North Carolina Paddle Boarding Tips: 10 Absolutely 'Can't Miss' Places

kayaking in nc

kayaking in nc

Abigail Scott

Abigail Scott
Mother, Professional Kayaker, and Software Engineer

Updated on 12/6/2022

Paddling on rivers, creeks, and lakes in North Carolina is the most enjoyable in the Southeast. It can be hard to figure out where the best places to kayak in North Carolina are when there are so many options, no matter where you live.

No matter your skill level, there is a place for you in this beautiful state. It has a wide variety of flatwater paddling opportunities and some of the best whitewater in the country. Whatever you do, you're sure to have a great time.

When is the best time to kayak in North Carolina?

During the summer, many people kayak, but there is something special about each season. Enjoy cool temperatures during the spring when beautiful blooms line the banks. Summer brings bigger crowds and warmer temperatures so that you can soak up the sun. During summer, many people like to pack a fishing rod.

The fall brings cooler temperatures and changing leaves. Winter is an excellent time to kayak in Western NC, but you can easily kayak near the coast if you head east. Getting dressed doesn't require as many layers as it does down east.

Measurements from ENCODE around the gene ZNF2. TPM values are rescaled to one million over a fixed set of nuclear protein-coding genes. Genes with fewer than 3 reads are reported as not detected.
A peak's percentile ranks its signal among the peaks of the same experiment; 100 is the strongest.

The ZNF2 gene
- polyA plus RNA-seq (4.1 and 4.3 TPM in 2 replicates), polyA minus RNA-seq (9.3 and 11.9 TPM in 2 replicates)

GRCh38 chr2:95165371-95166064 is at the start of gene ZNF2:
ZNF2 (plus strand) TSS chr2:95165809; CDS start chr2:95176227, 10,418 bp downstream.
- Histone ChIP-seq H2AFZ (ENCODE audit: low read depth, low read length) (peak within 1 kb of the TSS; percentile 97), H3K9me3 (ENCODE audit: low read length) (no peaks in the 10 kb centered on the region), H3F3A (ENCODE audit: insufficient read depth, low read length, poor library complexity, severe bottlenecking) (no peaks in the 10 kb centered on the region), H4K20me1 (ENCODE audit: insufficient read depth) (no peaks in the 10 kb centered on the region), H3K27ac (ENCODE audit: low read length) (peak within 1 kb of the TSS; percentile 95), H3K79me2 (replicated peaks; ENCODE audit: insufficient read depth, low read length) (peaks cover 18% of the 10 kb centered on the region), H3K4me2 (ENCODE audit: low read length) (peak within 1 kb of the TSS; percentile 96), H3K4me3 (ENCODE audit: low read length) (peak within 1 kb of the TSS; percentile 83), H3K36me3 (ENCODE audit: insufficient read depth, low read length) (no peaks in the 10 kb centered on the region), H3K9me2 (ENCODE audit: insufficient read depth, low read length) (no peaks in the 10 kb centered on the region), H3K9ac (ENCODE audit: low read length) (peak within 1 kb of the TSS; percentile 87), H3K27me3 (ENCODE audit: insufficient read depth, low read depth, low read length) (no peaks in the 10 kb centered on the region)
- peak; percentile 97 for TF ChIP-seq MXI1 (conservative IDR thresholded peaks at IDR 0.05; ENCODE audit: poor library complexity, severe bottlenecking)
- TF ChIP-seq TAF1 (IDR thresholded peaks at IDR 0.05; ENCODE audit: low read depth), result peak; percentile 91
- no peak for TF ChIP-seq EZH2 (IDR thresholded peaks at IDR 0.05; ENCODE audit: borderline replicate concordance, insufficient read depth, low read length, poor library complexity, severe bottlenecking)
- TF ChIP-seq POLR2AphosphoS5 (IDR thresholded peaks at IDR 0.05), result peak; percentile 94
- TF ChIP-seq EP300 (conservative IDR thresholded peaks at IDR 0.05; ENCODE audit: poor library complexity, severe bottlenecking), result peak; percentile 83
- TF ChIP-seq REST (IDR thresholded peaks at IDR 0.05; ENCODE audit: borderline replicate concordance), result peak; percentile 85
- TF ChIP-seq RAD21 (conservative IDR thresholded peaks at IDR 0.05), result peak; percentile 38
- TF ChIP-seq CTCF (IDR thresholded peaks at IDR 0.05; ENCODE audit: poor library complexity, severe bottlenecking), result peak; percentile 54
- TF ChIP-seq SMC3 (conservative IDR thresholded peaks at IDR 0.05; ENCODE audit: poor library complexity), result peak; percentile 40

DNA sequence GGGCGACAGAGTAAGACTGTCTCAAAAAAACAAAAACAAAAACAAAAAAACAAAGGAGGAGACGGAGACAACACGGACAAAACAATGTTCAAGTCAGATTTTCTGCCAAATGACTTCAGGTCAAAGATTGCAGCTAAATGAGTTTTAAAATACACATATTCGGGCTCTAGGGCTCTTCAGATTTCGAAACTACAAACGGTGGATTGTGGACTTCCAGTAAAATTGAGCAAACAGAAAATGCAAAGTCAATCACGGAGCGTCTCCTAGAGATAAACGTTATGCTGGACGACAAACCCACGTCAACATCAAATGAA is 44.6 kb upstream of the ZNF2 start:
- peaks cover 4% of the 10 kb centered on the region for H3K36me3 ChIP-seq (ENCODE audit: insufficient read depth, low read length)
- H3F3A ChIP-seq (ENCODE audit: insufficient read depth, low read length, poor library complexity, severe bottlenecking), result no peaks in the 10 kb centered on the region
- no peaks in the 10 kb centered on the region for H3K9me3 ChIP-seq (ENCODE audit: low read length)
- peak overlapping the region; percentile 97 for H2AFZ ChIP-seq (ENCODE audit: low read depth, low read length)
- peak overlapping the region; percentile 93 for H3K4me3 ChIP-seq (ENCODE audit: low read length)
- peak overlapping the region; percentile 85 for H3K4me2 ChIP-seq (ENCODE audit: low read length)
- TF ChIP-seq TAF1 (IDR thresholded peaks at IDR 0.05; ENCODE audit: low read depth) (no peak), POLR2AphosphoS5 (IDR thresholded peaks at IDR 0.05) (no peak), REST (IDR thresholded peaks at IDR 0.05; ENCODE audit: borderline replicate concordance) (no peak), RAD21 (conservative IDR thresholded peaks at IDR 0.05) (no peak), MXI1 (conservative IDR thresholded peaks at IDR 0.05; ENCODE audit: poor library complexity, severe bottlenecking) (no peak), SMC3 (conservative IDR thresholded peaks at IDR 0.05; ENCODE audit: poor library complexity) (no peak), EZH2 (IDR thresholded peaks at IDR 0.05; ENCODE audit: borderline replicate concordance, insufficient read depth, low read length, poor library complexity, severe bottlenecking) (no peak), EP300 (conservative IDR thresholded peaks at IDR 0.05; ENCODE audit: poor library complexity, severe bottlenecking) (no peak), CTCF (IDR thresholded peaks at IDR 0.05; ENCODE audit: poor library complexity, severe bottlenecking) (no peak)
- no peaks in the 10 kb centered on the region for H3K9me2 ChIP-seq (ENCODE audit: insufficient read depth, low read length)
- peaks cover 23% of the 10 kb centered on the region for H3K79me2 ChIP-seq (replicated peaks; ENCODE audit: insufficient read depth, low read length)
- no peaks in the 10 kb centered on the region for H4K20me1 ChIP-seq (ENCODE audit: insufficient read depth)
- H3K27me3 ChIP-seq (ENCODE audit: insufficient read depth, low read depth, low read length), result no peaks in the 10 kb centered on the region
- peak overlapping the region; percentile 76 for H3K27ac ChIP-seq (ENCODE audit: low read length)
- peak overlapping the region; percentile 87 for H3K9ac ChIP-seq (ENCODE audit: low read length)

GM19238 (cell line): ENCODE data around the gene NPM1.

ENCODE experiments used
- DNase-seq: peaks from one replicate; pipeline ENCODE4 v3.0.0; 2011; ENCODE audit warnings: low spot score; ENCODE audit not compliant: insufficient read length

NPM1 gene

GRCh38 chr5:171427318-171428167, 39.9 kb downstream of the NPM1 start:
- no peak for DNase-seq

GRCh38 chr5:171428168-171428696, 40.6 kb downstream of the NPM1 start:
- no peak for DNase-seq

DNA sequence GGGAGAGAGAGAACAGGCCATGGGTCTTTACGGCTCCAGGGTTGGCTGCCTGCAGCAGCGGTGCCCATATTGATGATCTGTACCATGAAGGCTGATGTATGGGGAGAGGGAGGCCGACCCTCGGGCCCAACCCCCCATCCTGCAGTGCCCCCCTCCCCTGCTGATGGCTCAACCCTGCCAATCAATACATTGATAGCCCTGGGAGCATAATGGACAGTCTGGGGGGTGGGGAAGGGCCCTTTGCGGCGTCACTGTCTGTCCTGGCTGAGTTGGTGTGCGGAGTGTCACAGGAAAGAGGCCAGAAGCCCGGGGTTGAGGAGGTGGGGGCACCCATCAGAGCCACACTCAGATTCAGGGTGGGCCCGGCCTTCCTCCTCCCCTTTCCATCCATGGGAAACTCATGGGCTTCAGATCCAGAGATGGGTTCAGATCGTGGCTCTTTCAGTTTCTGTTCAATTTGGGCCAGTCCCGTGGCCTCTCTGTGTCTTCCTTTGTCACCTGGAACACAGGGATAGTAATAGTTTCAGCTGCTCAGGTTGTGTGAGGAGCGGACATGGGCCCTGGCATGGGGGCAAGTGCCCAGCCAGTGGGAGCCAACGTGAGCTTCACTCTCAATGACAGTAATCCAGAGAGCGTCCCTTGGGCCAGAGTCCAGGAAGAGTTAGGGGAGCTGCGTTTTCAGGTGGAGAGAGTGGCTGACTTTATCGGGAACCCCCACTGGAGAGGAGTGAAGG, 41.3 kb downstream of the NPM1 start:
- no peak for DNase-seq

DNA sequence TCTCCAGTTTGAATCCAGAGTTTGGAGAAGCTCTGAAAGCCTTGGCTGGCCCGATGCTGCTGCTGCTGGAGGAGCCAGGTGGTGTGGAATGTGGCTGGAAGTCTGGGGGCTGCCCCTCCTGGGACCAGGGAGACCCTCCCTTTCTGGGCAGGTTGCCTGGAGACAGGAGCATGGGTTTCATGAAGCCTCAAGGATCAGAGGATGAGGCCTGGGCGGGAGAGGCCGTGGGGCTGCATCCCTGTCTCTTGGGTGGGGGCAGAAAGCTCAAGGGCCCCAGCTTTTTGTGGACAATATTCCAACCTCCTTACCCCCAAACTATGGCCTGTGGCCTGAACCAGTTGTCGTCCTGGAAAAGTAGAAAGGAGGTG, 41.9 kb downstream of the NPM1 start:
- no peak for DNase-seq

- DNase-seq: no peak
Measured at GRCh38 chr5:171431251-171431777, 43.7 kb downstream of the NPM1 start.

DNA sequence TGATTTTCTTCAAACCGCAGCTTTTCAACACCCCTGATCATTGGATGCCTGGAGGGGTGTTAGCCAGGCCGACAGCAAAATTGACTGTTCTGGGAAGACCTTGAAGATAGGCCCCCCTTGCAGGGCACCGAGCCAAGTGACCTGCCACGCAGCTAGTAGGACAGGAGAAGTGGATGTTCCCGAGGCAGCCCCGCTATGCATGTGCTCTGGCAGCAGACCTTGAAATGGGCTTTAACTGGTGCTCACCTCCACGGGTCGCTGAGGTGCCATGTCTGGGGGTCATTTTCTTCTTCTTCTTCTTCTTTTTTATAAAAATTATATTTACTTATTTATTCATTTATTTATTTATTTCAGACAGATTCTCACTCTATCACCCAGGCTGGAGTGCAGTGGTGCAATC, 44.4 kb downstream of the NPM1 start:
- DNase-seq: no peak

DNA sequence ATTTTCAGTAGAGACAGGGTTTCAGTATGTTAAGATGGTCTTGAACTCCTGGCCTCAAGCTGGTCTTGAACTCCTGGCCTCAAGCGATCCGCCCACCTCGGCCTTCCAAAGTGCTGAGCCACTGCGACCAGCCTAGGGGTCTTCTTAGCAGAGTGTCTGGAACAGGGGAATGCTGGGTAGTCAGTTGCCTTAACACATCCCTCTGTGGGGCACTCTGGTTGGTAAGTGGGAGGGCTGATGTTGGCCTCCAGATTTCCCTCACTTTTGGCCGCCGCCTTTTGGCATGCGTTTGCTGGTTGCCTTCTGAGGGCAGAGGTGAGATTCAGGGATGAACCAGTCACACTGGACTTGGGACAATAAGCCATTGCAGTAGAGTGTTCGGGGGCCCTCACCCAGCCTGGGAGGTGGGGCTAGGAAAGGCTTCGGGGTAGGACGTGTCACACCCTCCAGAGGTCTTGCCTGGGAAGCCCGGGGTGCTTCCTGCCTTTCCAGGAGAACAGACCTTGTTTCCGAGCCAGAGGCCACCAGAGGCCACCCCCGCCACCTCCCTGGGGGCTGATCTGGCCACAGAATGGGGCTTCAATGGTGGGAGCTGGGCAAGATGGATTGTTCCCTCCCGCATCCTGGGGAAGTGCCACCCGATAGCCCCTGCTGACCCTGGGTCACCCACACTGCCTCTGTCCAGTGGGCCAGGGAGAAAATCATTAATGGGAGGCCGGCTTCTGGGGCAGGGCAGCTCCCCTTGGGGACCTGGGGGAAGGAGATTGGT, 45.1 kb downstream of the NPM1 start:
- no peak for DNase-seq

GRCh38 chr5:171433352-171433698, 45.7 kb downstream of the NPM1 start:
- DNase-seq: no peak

Guided tours versus self-guided tours

The state has many outfitters who provide the equipment and run the shuttle, so you only need to bring your vehicle to the takeout. During the year, you should only go kayaking once.

Buying your kayak or canoe instead of hiring someone every time you want to hit the water can save you money if you love kayaking. Having to haul your boat(s) is the only negative aspect.

Are there any license requirements?

There is no license requirement for paddling a kayak. Personal floatation devices, paddles, water bottles, and snacks are required. You will need a fishing license if you plan to fish.

Western NC

French Broad – Asheville

French Broad – Asheville

French Broad – Asheville

Whitewater and flatwater can both be paddled on the French Broad. You'll pass the Biltmore mansion in the flatwater sections, then up to the River Arts District, and bent Creek Park to Hominy Creek is a popular section.

This river is wide and ideal for beginners. There isn't much shade during the summer, so pack plenty of sunscreen and water. If you need gear, French Broad Outfitters rents it out, and they also provide shuttles.

If you're looking for whitewater outfitters, you have many options, and the Nantahala Outdoor Center and French Broad Rafting are top choices. In some sections, you'll run Class I-III rapids, while in others, you'll run Class III-IV rapids.

New River – West Jefferson

New River – West Jefferson

New River – West Jefferson